In May 2008, soil testing in the area cast doubt over whether the proposed location could support a skyscraper of the proposed one mile height, and MEED reported that the project had been scaled back, making it “up to 500 metres (1,640 ft) shorter.”Reports in 2009 suggested that the project had been put on hold due to the global economic crisis and that Bechtel (the former engineering firm) was “in the process of ending its involvement with the project.” Kingdom Holding Company quickly criticized the news reports, insisting that the project had not been shelved. In March 2010, Adrian Smith of Adrian Smith + Gordon Gill Architecture (AS + GG) was selected as the preliminary architect (though they deny involvement in the earlier, mile-high designs). Later, when the proposal was more serious, they won a design competition between eight leading architectural firms including Kohn Pedersen Fox, Pickard Chilton, Pelli Clarke Pelli, and Foster + Partners, as well as the firm Smith formerly worked for, Skidmore, Owings and Merrill, which was the final competitor in the competition before AS + GG was chosen. In addition to Burj Khalifa, Adrian Smith has designed several other recent supertall towers; the Zifeng Tower in Nanjing, China, the Trump International Hotel & Tower in Chicago, and the Jin Mao Tower in Shanghai, as well as the Pearl River Tower in Guangzhou, China. The four buildings are all among the top eleven tallest in the world, and the Pearl River Tower is a unique tower that uses zero net energy as it gets all its power from wind, sunlight, and geothermal mass. In October 2010, the owners (Kingdom Holding Company) signed a development agreement with Emaar Properties PJSC. The final height of the building was questionable, but it was still listed to be over 1 kilometre. Kingdom Holding said construction was progressing. In March and April 2011, several news agencies reported that the Mile-High Tower design had been approved at that height and that the building would cost almost US$30 billion (SR112.5 billion). This design was going to be drastically larger than the current design, with a floor area of 3,530,316 m2 (38,000,000 sq ft) and would have utilized futuristic wind aversion and energy producing technology for sustainability. It and the surrounding City would have had the ability to accommodate 80,000 residents and one million visitors, according to RIA Novosti. Many things were rumored about the mile-high designs, such as that it would be so high the top would freeze at night, helicopters would be used for construction, parachutes would be part of the fire escape plan, and that an elevator ride to the top would take 12 minutes (multiple transfers would be required) in a typical elevator and five minutes in a high-speed elevator. Adrian Smith denied that he was a part of any of the earlier designs, which had been purported in the media. One source even corrected its article and clarified the misunderstanding. In early August 2011, the Binladin Group was chosen as the main construction contractor with the signing of a SR4.6 billion (US$1.23 billion) contract, which is less than it cost to build the Burj Khalifa (US$1.5 billion). New renderings were revealed and on 2 August it was widely reported that the project was a go at the 1,000 m (3,281 ft) height with a building area of 530,000 square metres (5,704,873 sq ft), and will take 63 months to complete. Announcement of the main construction contract signing caused Kingdom Holding Company’s stock to jump 3.2% in one day, in addition to KHC already having reported a 21% rise in second quarter net profit. Also, for the first time, architects Gordon Gill and Adrian Smith officially announced their involvement in the project. On 21 September 2012, it was announced that financing for the Kingdom Tower was complete. Talal Al Maiman, chief executive officer and managing director of Kingdom Real Estate Development Co. said in an interview “We have all the investors, all the finance, all the money we need,” Al Maiman said. “It took us beyond 20 months to convince investors, working every detail and aspect of financing.” On 10 October 2012, Kingdom Holding awarded contracts totaling $98 million. Kingdom Holding Co. has signed a deal with Subul Development Company for the sale of land in the Kingdom Riyadh Land project for $66.5 million. The Kingdom Riyadh Land project, a mixed-use commercial and residential development, will generate more than $5.33 billion of total investment and will house up to 75,000 people. The final master plan contract was awarded to Omrania & Associates and Barton Willmore. Bauer, a German Foundations equipment manufacturer and contractor was awarded a US$32 million contract to support the initial phases of construction of the Kingdom Tower. This includes the installation of 270 bored piles with diameters of 1.5 meters and 1.8 meters. The enabling works are expected to begin before the end of 2012 and take about 10 months to complete. Construction started on April 1, 2013. Piling was completed in December 2013.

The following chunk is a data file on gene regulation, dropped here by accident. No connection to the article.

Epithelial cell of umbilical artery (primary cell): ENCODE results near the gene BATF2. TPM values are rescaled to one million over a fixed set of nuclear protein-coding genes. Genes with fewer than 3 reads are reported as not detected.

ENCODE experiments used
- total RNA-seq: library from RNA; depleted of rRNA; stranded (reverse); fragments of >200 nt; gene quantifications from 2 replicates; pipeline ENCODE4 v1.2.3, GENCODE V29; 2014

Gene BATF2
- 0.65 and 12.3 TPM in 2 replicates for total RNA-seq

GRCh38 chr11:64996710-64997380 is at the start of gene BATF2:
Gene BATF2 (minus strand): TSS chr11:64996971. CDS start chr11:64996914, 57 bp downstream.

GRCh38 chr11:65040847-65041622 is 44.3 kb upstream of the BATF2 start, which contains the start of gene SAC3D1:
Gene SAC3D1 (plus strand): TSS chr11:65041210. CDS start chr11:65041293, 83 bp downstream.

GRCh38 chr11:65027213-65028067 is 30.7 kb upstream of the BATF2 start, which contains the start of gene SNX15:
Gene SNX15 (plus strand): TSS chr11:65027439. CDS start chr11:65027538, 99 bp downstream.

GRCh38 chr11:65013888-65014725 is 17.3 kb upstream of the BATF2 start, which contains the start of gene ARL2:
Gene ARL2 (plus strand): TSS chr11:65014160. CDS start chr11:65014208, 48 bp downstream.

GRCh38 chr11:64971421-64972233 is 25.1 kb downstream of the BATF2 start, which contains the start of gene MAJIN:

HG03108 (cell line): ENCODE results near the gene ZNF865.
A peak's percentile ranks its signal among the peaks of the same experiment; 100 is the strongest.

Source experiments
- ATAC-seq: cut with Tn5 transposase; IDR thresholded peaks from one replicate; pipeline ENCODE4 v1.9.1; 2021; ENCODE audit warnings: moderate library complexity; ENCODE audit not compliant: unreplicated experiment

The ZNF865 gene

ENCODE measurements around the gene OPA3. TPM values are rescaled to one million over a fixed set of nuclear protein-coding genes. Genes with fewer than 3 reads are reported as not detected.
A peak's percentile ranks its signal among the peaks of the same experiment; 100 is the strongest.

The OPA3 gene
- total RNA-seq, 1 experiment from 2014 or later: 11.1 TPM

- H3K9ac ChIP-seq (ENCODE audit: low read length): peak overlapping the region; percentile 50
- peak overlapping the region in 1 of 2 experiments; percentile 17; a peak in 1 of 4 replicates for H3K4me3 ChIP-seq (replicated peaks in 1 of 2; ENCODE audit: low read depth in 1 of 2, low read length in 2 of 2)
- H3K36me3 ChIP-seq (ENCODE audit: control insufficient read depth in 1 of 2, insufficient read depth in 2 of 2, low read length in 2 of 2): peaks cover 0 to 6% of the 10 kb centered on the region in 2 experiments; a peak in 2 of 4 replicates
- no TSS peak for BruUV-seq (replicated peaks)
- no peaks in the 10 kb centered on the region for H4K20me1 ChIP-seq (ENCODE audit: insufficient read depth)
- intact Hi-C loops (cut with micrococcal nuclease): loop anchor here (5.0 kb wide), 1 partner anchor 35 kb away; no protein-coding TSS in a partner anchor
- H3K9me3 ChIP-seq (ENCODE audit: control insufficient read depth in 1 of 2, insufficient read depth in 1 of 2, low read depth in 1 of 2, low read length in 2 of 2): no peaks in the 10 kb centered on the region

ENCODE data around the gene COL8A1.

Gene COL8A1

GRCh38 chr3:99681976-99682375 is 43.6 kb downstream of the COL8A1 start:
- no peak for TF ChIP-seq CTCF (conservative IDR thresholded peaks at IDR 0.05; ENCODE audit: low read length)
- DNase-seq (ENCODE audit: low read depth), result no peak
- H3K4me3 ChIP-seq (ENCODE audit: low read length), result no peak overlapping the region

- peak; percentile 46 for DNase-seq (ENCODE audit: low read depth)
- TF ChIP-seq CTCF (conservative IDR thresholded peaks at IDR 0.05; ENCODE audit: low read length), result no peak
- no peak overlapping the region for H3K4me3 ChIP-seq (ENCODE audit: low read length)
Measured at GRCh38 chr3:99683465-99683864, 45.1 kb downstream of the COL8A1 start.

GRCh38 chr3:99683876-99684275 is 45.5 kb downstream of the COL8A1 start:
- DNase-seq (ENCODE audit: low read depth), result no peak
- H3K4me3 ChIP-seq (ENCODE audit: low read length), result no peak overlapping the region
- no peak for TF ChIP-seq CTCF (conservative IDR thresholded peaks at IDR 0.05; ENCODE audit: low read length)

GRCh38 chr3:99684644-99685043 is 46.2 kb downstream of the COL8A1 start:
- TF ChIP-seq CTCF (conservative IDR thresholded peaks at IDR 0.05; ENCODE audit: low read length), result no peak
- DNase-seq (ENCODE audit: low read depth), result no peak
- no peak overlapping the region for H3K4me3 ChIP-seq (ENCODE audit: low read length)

The triangular footprint and sloped exterior of Kingdom Tower is designed to reduce wind loads; its high surface area also makes it ideal for residential units. The overall design of the tower, which will be located near both the Red Sea and the mouth of the Obhur Creek (Sharm Ob’hur) where it widens as it meets the Red Sea, as well as having frontage on a man-made waterway and harbor that will be built around it, is intended to look like a desert plant shooting upwards as a symbol of Saudi Arabia’s growth and future, as well as to add prominence to Jeddah’s status as the gateway into the holy city of Mecca. The designer’s vision was “one that represents the new spirit in Saudi Arabia”. The 23 hectare (57 acre) area around Kingdom Tower will contain public space and a shopping mall, as well as other residential and commercial developments, and be known as the Kingdom Tower Water Front District, of which, the tower’s site alone will take up 500,000 m2 (5,381,955 sq ft). As with many other very tall skyscrapers, including the Kingdom Centre in Riyadh, which is generally considered to have sparked the recent significant commercial developments around it in the district of Olaya, much of the intention of Kingdom Tower is to be symbolic as well as to raise the surrounding land value rather than its own profitability. To that effect, the tower’s architect, Adrian Smith, said that the tower “evokes a bundle of leaves shooting up from the ground–a burst of new life that heralds more growth all around it”. Smith states that the tower will create a landmark in which it and the surrounding Kingdom City are interdependent. Talal Al Maiman, a board member of Jeddah Economic Company, said, “Kingdom Tower will be a landmark structure that will greatly increase the value of the hundreds of other properties around it in Kingdom City and indeed throughout North Jeddah.” The concept of profitability derived from building high density developments and malls around such a landmark was taken from the Burj Khalifa, where it has proven successful, as its surrounding malls, hotels and condominiums in the area known as Downtown Dubai have generated the most considerable revenue out of that project as a whole, while the Burj Khalifa itself made little or no profit. A rendering showing the bottom of the unique, glass-floored, circular sky terrace that will overlook the Red Sea from over 610 metres (2,000 ft). The large, outdoor sky terrace will overlook the Red Sea and have an area of over 697 square metres (7,500 sq ft)